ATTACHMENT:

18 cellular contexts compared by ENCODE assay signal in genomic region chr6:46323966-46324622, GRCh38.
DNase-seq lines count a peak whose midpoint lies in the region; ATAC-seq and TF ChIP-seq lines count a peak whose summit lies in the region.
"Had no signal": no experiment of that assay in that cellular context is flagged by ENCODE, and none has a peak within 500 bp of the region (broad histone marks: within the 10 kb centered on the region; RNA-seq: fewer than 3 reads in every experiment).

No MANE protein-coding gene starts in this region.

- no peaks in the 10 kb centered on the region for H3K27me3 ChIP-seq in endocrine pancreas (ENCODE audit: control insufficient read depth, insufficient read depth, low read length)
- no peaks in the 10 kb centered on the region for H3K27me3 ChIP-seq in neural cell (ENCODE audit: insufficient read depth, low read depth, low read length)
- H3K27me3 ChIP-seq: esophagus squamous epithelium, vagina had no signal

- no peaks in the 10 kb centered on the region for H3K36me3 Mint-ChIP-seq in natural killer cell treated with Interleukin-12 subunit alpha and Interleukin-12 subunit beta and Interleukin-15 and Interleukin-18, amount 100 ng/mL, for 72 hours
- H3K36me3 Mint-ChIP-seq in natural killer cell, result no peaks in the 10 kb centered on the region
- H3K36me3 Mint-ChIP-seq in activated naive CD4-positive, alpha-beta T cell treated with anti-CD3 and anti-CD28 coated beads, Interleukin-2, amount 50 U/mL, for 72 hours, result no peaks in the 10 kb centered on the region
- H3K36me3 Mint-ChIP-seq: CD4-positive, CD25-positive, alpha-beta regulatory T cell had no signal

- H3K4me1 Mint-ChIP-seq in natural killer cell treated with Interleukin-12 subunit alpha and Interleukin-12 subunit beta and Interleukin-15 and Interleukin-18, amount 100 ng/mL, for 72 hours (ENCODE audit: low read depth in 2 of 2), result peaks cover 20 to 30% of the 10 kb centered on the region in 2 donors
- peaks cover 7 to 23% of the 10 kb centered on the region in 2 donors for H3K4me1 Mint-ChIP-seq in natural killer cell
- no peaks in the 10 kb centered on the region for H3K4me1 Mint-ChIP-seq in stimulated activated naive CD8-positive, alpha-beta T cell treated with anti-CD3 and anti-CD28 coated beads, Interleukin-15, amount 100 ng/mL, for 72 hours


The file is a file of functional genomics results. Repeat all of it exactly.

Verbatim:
18 cellular contexts compared by ENCODE assay signal in genomic region chr6:46323966-46324622, GRCh38.
DNase-seq lines count a peak whose midpoint lies in the region; ATAC-seq and TF ChIP-seq lines count a peak whose summit lies in the region.
"Had no signal": no experiment of that assay in that cellular context is flagged by ENCODE, and none has a peak within 500 bp of the region (broad histone marks: within the 10 kb centered on the region; RNA-seq: fewer than 3 reads in every experiment).

No MANE protein-coding gene starts in this region.

- no peaks in the 10 kb centered on the region for H3K27me3 ChIP-seq in endocrine pancreas (ENCODE audit: control insufficient read depth, insufficient read depth, low read length)
- no peaks in the 10 kb centered on the region for H3K27me3 ChIP-seq in neural cell (ENCODE audit: insufficient read depth, low read depth, low read length)
- H3K27me3 ChIP-seq: esophagus squamous epithelium, vagina had no signal

- no peaks in the 10 kb centered on the region for H3K36me3 Mint-ChIP-seq in natural killer cell treated with Interleukin-12 subunit alpha and Interleukin-12 subunit beta and Interleukin-15 and Interleukin-18, amount 100 ng/mL, for 72 hours
- H3K36me3 Mint-ChIP-seq in natural killer cell, result no peaks in the 10 kb centered on the region
- H3K36me3 Mint-ChIP-seq in activated naive CD4-positive, alpha-beta T cell treated with anti-CD3 and anti-CD28 coated beads, Interleukin-2, amount 50 U/mL, for 72 hours, result no peaks in the 10 kb centered on the region
- H3K36me3 Mint-ChIP-seq: CD4-positive, CD25-positive, alpha-beta regulatory T cell had no signal

- H3K4me1 Mint-ChIP-seq in natural killer cell treated with Interleukin-12 subunit alpha and Interleukin-12 subunit beta and Interleukin-15 and Interleukin-18, amount 100 ng/mL, for 72 hours (ENCODE audit: low read depth in 2 of 2), result peaks cover 20 to 30% of the 10 kb centered on the region in 2 donors
- peaks cover 7 to 23% of the 10 kb centered on the region in 2 donors for H3K4me1 Mint-ChIP-seq in natural killer cell
- no peaks in the 10 kb centered on the region for H3K4me1 Mint-ChIP-seq in stimulated activated naive CD8-positive, alpha-beta T cell treated with anti-CD3 and anti-CD28 coated beads, Interleukin-15, amount 100 ng/mL, for 72 hours